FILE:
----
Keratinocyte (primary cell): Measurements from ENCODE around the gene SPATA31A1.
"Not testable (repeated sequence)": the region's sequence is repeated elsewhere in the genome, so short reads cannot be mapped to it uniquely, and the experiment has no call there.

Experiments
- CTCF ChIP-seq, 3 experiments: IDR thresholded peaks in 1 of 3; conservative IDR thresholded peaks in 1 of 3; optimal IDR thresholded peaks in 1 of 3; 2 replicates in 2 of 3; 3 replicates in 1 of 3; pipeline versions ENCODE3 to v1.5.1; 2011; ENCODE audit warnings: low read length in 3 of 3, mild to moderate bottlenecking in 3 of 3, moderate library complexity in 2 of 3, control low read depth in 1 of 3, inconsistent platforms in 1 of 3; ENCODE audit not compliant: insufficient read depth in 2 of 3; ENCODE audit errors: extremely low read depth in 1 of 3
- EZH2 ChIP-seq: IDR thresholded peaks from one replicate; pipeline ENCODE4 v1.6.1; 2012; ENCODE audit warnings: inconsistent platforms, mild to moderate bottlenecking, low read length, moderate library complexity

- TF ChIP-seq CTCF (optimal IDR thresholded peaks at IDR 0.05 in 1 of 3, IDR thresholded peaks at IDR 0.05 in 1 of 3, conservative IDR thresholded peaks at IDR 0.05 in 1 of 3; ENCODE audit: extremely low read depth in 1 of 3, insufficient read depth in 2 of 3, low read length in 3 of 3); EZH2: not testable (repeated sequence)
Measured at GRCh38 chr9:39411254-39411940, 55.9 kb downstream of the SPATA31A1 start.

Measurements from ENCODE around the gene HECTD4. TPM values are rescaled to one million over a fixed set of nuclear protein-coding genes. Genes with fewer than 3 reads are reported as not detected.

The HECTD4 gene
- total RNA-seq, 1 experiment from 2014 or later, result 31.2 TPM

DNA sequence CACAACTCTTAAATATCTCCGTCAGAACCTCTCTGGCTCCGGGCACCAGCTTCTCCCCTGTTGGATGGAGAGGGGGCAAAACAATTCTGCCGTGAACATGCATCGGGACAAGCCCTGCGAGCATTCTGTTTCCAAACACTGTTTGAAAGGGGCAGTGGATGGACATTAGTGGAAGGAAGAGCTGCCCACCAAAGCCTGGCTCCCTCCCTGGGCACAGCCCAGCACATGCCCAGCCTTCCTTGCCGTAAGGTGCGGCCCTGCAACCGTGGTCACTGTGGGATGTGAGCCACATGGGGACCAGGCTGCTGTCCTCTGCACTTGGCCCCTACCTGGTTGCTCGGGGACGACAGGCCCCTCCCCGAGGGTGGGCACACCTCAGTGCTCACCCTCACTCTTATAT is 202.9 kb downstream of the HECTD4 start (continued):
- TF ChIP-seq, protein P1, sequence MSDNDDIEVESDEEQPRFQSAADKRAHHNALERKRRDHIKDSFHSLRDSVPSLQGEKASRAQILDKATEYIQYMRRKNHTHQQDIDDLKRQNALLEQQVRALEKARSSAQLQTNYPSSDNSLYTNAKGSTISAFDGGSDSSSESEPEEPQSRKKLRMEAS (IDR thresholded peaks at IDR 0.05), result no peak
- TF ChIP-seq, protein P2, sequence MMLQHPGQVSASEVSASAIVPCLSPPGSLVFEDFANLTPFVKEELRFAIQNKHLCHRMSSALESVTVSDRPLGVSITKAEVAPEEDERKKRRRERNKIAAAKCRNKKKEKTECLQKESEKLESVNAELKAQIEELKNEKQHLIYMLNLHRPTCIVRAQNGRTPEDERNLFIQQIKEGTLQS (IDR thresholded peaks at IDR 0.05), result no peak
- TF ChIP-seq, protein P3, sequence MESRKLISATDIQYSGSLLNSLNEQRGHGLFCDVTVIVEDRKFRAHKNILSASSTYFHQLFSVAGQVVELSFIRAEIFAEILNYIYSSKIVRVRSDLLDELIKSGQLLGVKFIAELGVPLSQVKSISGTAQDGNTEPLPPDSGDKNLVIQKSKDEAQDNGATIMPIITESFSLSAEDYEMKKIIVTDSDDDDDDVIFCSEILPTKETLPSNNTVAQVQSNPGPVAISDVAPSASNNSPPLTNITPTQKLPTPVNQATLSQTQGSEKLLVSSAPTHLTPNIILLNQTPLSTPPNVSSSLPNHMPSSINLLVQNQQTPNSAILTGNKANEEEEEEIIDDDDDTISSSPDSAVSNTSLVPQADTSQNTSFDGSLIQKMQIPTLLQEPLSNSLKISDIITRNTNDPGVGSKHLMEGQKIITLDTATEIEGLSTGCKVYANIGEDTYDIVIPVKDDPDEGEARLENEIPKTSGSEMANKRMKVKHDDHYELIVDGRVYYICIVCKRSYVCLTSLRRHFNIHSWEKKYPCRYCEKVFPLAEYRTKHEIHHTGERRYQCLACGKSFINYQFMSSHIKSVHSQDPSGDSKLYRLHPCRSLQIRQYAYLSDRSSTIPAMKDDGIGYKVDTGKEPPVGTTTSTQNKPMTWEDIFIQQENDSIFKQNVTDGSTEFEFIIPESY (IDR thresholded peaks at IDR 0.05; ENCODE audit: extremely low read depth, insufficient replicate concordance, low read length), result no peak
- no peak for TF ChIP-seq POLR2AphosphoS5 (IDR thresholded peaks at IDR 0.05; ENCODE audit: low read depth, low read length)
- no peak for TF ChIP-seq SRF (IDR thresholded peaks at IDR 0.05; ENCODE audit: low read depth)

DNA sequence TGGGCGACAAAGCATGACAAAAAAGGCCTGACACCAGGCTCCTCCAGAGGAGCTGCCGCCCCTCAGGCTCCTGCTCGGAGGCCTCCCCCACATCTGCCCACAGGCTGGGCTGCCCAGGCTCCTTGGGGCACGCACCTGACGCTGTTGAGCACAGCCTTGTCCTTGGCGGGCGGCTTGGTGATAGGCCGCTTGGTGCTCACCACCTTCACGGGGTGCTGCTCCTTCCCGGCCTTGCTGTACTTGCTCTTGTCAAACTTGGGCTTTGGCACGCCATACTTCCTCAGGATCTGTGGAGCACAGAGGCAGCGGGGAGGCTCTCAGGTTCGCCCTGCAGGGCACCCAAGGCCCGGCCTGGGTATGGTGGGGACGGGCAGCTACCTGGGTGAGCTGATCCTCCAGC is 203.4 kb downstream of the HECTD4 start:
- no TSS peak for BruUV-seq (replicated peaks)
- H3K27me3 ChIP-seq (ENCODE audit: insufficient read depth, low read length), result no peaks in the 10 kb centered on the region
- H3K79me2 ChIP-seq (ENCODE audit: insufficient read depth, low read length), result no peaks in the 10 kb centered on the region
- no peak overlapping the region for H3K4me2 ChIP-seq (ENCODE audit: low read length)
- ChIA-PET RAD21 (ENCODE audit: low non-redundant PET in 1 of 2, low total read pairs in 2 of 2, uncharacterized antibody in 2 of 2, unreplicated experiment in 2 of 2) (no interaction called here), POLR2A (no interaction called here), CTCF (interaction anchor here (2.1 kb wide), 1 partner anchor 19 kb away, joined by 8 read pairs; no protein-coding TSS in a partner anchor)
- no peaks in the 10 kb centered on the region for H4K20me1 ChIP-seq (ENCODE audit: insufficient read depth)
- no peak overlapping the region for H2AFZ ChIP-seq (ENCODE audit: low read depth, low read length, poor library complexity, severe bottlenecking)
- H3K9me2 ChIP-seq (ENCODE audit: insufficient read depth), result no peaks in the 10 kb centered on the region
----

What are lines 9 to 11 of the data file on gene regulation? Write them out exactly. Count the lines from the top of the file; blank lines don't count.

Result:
The HECTD4 gene
- total RNA-seq, 1 experiment from 2014 or later, result 31.2 TPM

DNA sequence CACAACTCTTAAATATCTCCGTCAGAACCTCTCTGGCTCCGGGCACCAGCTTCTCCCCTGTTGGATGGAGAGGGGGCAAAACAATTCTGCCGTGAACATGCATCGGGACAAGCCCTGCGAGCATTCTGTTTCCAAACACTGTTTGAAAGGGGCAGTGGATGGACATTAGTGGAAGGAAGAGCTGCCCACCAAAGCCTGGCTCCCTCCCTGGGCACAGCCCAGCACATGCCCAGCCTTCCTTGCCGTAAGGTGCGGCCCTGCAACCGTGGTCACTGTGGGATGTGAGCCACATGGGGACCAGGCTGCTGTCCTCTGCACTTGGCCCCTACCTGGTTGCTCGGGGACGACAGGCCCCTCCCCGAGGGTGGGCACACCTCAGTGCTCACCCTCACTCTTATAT is 202.9 kb downstream of the HECTD4 start (continued):